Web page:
I have only a single wish for Sen.-to-be Romney. It is that he stays true to his belief that Donald John Trump is a “phony” and a “fraud.” And that he holds the president accountable for the lies he keeps blurting. And … that he makes sure that he won’t roll over for the president because of some fear of political retribution.

Mitt didn’t get my vote for president in 2012 when he ran against Barack H. Obama. That doesn’t mean I dishonor him. He had an uphill climb against an incumbent president and he lost the popular vote by roughly 5 million ballots and the Electoral College vote 332-206.

However, Romney was spot on in his critique of Trump during the 2016 election. He told the truth about the GOP nominee.

I know he’s a good party man. I also know that as a newly minted resident of Utah, he has to be sure to protect his new constituents’ interests. Nothing he says about the president should endanger any federal program that benefits Utahns.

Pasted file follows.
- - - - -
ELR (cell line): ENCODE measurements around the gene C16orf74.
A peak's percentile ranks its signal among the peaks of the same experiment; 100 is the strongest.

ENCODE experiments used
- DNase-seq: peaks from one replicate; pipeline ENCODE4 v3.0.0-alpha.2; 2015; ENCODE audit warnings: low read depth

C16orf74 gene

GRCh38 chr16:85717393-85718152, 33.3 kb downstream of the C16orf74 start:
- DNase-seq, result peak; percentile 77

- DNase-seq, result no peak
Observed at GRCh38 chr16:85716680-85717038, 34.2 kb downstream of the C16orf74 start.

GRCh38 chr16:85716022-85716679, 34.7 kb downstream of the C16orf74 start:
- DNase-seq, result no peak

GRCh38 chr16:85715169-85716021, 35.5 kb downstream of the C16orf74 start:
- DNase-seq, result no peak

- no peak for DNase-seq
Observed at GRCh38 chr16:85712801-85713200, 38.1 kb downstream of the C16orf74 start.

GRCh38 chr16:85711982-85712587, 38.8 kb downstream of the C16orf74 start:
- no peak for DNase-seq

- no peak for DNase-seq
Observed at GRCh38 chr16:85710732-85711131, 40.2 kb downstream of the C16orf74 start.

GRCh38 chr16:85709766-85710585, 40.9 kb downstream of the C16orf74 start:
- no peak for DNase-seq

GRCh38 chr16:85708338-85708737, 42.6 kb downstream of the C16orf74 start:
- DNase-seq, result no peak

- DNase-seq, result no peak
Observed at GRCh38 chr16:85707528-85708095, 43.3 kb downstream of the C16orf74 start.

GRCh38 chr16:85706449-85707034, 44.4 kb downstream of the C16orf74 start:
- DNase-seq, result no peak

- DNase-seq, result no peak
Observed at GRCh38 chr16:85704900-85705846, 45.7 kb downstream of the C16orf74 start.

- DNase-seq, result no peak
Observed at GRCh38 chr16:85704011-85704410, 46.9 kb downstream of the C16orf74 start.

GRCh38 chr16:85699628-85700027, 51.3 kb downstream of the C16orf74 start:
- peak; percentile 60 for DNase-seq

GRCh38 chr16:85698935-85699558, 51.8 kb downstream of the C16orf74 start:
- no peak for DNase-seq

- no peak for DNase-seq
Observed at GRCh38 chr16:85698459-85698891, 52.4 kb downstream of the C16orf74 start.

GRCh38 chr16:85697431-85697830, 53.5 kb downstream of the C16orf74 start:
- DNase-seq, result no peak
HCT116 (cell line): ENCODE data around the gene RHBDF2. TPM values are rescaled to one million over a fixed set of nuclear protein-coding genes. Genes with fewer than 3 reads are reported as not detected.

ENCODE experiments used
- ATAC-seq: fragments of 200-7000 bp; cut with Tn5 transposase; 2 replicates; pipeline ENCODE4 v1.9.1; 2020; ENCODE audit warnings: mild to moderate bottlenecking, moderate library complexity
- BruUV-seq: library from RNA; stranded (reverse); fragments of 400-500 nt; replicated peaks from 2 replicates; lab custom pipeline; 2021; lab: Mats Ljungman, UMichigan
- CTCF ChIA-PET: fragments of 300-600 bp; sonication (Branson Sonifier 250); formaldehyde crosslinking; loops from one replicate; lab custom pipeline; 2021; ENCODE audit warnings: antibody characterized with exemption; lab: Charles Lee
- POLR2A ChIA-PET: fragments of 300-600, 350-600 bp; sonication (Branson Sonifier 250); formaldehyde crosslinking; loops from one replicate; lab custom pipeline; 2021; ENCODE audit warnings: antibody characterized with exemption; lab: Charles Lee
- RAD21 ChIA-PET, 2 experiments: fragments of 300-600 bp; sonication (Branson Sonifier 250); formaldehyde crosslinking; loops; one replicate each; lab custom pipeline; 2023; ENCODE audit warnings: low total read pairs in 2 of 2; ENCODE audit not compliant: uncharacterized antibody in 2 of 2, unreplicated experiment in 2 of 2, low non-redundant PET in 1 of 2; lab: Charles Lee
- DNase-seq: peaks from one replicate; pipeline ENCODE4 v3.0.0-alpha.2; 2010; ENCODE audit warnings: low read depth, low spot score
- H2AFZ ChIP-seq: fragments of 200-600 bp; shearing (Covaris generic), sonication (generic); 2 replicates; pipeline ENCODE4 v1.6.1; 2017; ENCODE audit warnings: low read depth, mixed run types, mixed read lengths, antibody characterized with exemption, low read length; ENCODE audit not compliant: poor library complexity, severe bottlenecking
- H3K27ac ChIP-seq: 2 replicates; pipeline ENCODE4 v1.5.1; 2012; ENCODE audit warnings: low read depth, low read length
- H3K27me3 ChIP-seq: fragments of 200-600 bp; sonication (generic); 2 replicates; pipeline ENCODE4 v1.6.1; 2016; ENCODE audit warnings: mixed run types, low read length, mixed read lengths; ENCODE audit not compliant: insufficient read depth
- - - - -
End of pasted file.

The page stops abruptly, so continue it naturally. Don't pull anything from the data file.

But I do not want him to play dead in front of a president who — in my mind — is exactly how Mitt Romney has described him … as a “phony” and a “fraud.”

National debt? Hey, it’s still growing!

Donald Trump made a lot of promises when he ran for president of the United States.

Many of them were bold and audacious. One of them involved the national debt. He reaffirmed to the Washington Post in April 2017 that he would wipe it out over eight years, presuming he would be re-elected in 2020.

Let’s see. How’s he doing? Not too well. The national debt has, um, exploded in the first year and a half of his presidency. It has surged past the $21 trillion mark and is proceeding at a breakneck pace well beyond that total.